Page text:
Wednesday, April 23, 2008

Tackling Violent Crime

In its 2+ years in power, the minority government of Stephen Harper has done a lot to change Canada's approach to crime, and they're planning a lot more. (Here is their own description of their efforts.)

Harper's approach is to follow the American example and "get tough on crime": impose longer sentences and legislate more mandatory sentences in order to incarcerate more criminals. In their PR mailings, the Harper government particularly targets youth as a group it wants to lock up in greater numbers.

As I have argued before, this is exactly the opposite of what we should be doing.

Here are some highlights from an article in today's New York Times (Inmate Count in US Dwarfs Other Nations):

- The US has 5% of the world's population but 25% of its prisoners.
- In the US, 751 people per 100,000 are incarcerated. (In Canada, there are 108 per 100,000.) If you count adults, the US incarcerates 1 in 100.
- One of the reasons for this is that judges are elected, and in the last 40 years crime has become very politicized.
- The US incarceration rate was stable from 1925-1975, but then it shot up dramatically.
- The murder rate in the US is four times higher than it is in European countries.
- The US is the only advanced country that incarcerates people for minor property crimes like passing bad cheques.
- In 1980, there were 40,000 people in US jails for drug crimes. Today there are 500,000.
- While many believe that American legal penalties have reduced crime in the US, studies have found that over the last 40 years, crime trends have been the same in Canada and the US, but Canada has not increased penalties. This suggests that it is not increased incarceration that is lowering US crime, but shifting demographics.
- A legal expert at Yale concludes, "Far from serving as a model for the world, [incarceration policy in] contemporary America is viewed with horror."



Johnathon said...

Your stats are right when it comes to murder, however Canada leads the USA in every other aspect of crime per capita.

Car thefts per capita.

1.Canada 4.88547 per 1,000 people
2.USA 3.8795 per 1,000 people

Burglaries per capita.

1. Canada 8.94425 per 1,000 people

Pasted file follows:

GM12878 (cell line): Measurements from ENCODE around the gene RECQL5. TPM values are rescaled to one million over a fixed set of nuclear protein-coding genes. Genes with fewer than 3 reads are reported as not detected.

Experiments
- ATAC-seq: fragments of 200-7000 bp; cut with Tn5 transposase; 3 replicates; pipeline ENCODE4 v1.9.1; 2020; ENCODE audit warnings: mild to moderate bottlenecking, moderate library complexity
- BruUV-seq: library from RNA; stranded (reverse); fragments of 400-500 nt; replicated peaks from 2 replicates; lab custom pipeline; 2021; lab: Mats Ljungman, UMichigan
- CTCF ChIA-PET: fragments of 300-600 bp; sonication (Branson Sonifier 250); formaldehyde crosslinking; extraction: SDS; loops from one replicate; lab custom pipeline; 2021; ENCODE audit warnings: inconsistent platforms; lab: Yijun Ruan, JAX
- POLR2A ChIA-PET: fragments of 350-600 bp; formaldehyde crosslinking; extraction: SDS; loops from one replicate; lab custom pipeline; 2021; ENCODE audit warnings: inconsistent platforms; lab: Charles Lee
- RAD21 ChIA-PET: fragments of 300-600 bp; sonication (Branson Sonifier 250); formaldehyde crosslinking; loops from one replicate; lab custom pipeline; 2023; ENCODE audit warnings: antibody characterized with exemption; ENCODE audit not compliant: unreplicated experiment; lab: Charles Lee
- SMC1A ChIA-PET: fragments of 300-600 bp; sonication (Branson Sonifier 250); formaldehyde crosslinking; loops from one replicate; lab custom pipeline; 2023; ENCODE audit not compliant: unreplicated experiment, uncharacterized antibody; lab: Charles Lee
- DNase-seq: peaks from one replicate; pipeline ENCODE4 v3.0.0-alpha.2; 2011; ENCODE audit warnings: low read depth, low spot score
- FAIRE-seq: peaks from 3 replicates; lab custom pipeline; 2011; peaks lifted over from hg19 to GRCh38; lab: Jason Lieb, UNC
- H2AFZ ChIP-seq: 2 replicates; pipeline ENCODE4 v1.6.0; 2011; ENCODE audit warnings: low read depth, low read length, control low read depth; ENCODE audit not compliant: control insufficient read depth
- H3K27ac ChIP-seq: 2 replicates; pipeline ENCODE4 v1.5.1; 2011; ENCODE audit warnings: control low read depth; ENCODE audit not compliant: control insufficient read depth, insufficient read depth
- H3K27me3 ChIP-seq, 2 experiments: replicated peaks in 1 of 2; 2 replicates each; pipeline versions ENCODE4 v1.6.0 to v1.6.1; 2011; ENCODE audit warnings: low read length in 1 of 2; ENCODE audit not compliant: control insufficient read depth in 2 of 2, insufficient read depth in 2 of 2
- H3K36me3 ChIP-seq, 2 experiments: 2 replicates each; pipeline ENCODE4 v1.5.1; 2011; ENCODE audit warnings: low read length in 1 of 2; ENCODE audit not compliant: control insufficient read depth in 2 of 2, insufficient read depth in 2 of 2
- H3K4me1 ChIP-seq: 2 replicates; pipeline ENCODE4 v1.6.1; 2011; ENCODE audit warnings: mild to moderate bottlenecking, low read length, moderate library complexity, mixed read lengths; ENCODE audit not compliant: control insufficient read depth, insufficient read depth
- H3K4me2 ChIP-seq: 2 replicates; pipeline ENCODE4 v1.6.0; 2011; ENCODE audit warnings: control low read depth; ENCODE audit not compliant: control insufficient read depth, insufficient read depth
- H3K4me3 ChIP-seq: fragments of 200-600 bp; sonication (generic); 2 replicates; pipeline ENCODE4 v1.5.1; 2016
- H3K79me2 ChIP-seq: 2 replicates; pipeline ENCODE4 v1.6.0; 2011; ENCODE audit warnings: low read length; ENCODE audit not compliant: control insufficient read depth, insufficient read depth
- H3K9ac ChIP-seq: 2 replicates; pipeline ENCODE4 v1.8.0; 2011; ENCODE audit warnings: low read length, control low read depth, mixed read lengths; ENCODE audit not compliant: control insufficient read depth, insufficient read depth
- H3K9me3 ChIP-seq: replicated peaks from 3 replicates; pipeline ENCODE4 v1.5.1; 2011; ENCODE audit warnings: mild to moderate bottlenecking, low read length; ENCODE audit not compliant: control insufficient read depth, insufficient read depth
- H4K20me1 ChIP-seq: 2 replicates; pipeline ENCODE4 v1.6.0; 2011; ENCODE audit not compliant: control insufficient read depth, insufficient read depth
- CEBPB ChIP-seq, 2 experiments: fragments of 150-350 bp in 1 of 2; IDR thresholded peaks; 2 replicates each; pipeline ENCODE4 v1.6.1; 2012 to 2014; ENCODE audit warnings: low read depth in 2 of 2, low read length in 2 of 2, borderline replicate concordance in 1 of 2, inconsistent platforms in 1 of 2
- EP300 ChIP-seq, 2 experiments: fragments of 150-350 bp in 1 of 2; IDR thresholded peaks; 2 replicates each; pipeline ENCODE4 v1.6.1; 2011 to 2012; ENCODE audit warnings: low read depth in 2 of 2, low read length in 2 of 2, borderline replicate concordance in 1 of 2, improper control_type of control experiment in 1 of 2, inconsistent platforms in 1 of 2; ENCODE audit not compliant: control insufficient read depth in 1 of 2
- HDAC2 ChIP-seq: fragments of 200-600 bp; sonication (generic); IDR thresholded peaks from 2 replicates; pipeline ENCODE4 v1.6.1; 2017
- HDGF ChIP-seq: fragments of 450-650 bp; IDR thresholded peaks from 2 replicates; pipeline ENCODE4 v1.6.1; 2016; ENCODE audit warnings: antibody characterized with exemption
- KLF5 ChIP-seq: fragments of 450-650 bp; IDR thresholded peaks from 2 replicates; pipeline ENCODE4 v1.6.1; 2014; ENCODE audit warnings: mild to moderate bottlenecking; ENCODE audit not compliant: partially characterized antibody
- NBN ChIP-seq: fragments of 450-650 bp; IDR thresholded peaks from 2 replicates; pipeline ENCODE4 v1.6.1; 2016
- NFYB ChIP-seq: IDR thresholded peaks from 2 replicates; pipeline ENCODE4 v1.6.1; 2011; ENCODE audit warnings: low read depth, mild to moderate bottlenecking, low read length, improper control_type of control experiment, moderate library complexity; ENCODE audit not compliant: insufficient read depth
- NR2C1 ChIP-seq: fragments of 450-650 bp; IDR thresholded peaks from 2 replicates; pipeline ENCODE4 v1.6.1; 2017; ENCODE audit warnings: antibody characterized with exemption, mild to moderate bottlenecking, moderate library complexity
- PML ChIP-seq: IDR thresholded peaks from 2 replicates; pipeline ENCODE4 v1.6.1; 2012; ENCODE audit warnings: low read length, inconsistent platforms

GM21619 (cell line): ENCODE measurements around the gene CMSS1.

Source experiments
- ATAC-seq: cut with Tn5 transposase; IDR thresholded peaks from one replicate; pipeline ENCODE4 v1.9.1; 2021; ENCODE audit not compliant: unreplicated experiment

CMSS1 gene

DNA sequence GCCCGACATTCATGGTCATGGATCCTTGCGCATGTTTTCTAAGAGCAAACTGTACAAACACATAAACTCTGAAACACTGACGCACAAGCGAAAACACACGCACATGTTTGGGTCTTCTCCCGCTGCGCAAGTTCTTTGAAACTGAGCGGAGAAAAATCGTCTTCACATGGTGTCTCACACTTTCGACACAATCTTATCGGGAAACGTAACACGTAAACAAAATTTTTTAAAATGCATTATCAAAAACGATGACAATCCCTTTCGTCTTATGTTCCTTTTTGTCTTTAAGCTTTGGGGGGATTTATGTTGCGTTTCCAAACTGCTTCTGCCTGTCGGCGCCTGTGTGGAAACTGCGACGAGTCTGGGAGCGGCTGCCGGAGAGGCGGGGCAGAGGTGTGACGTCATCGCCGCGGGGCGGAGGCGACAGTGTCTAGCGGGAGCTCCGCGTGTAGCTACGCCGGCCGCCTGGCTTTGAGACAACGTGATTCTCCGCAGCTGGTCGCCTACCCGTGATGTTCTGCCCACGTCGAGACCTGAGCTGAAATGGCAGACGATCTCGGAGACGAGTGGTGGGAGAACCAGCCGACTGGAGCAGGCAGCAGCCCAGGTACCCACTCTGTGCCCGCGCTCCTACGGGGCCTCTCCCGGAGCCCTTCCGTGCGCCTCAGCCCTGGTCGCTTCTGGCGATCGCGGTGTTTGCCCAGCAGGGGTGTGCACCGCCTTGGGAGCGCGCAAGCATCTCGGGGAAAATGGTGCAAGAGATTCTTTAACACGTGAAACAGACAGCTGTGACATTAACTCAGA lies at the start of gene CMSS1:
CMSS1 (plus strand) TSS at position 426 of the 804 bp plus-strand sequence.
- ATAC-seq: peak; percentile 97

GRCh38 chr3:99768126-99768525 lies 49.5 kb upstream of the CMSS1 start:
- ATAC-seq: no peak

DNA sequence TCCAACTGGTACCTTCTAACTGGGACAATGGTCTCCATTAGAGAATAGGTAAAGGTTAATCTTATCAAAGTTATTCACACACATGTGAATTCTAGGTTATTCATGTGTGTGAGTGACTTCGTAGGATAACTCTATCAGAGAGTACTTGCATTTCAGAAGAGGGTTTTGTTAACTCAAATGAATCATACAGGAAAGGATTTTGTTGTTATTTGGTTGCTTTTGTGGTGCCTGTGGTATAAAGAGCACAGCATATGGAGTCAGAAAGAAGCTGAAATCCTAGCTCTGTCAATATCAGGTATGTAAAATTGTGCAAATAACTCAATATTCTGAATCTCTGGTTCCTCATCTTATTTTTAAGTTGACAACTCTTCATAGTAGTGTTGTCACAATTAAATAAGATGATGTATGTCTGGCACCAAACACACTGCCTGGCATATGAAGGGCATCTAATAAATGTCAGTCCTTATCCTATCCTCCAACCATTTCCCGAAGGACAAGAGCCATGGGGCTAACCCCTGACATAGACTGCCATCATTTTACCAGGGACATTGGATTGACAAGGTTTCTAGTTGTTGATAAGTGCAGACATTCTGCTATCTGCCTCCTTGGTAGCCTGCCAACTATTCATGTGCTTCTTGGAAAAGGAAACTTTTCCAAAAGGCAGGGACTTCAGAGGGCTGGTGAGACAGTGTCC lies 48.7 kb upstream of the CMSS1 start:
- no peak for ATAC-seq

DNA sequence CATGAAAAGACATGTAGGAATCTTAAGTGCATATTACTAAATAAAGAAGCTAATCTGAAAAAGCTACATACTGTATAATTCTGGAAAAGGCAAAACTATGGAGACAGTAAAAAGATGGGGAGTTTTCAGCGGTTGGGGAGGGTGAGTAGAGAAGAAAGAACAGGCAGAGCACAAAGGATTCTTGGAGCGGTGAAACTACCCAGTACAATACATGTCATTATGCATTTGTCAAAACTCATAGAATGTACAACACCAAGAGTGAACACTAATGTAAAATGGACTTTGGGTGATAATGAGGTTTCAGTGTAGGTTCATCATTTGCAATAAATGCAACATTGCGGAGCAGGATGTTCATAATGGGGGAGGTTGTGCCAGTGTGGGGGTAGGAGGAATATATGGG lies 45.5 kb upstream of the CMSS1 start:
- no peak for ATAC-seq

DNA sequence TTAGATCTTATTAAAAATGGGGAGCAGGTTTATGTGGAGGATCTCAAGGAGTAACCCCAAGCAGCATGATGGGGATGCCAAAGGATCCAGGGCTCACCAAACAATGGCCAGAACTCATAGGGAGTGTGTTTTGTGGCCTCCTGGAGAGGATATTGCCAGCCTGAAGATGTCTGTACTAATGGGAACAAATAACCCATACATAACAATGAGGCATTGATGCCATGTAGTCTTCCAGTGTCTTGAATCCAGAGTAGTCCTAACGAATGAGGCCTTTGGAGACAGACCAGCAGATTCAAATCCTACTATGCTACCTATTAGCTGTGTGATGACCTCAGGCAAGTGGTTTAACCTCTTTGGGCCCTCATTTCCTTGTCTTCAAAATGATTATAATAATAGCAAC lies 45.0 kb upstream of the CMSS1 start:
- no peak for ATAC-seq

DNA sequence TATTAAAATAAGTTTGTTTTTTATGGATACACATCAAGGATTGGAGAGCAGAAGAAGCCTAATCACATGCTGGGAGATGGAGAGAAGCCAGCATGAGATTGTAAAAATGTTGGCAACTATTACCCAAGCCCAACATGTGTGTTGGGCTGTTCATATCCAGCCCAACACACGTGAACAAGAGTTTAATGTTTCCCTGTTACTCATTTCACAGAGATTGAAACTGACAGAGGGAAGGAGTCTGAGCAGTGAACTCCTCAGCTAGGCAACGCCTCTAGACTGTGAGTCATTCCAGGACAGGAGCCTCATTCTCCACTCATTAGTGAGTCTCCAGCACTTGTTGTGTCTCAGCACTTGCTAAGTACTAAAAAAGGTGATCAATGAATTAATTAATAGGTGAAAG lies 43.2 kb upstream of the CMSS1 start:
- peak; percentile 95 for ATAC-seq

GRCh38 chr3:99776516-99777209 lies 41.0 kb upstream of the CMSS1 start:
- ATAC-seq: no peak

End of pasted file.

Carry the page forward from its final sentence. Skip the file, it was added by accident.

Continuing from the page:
2. USA 7.09996 per 1,000 people

Frauds per capita.

1.Canada 2.61146 per 1,000 people
2.USA 1.25721 per 1,000 people

I could go on and on and on but I'll leave you the think to the website to prove that maybe the USA has more crime in certai areas, but Canada has more crinme on other areas.

I'd bet you didn't know these statistics.

Go through the list and you will see that Canada has much higher crime rates in certain areas than the USA does.

Yappa said...

Hi Jonathon,

Great site! Thanks very much.

But I see somewhat different stats than you report. From the same site (all per 1,000 population):

Total crimes
US - 80.0645
Canada - 75.4921

US - 1.38527
Canada - 0.823411

US - 7.56923
Canada - 7.11834

US - .042802
Canada - .0149063

Johnathon said...

My point is that Canada has higher crime rates in certain areas while the USA has lower rates.

Did you know that 1 in 9 blacks are in jail right now, and that 1 in 3 blacks are either in prison, on parole, or on probation.

Clearly, if Canada had cities like Detroit, Philadephia or Los Angeles, Canada's crime rate would skyrocket.

Canada has only 33 million people while the USA has 335 million.

Canada does not have the ghettos that the USA has and therefore not the same social issues as Canada.

Seeing that, trying to compare Harper's crime agenda to the USA is a bit rich.

It's impossible to compare the two countries when they're 2 different situations.

Ask anyone going to Florida for the winter and you'll here that the people feel safe as possible.

The crime rates you're talking about are black on black crime as well as hispanic on hispanic crime.

If you got rid of those two problems the USA would be very close to Canada in overall crime statistics.


Yappa said...

Hi Jonathon,

Thanks for your thoughtful comments.

Another way I could state my case is: Even with monumentally high incarceration rates, the US has a terrible record on crime.

The plight of minorities is partly caused by the US incarceration policy, so that problem is somewhat circular. When you put someone in jail it hurts their kids, their spouse, their parents, and their community.

If a teenager is caught smoking dope and gets sent off to prison for it, his chances in life are hugely curtailed. He probably won't be able to ever get a decent job. His chances of becoming a career criminal are much higher.

Canadian policies that divert youth from jail sentences and that target the causes of crime are much, much more effective, more humane and more cost effective.

Iceage said...

What is not taken into consideration when all stats are taken is the age of the population.From 1962 to 1995 their was a higher younger population in Canada. Most violent crimes are comitted by younger people so youth crimes percapita are actualy on the rise in Canada, from ages 13 to 30 years of age. It only looks smaller with a smaller youth population because of this over looked data. Their are many more ethnic gangs in Canada to day, mostly due to a increase of imigration that contributes to the smugling of hand guns cocain and heroin into Canada. With conections to third world nations it is easy for them to do this. It is very easy for people from war torn nations to get into Canada because of weak emigration laws. The past twenty years many criminals from these areas have entered Canada. The bigest problem is the goverments of Canada have changed the laws to recatagorize what is consider a violent crime making stats obscure.